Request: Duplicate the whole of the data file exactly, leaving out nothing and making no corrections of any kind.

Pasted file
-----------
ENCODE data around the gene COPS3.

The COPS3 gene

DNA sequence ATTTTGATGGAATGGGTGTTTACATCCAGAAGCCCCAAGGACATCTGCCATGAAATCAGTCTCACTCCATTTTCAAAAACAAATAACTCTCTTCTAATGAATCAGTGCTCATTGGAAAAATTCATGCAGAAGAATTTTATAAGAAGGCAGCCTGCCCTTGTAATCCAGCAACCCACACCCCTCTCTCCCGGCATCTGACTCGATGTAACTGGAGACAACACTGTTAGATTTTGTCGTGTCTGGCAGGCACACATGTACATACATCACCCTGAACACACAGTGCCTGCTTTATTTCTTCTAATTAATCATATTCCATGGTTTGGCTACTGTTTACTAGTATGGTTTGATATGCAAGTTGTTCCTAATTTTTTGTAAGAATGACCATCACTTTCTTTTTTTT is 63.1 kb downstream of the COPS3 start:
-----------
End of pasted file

ENCODE data around the gene COPS3.

The COPS3 gene

DNA sequence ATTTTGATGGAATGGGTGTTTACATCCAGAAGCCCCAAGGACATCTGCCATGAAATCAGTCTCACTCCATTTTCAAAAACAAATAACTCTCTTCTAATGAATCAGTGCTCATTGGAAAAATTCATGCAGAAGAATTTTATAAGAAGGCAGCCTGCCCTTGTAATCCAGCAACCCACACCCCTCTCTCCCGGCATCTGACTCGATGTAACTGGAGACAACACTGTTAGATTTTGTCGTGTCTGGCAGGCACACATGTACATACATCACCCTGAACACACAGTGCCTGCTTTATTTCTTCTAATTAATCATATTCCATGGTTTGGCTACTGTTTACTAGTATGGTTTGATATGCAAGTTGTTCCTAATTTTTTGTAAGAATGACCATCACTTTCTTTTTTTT is 63.1 kb downstream of the COPS3 start: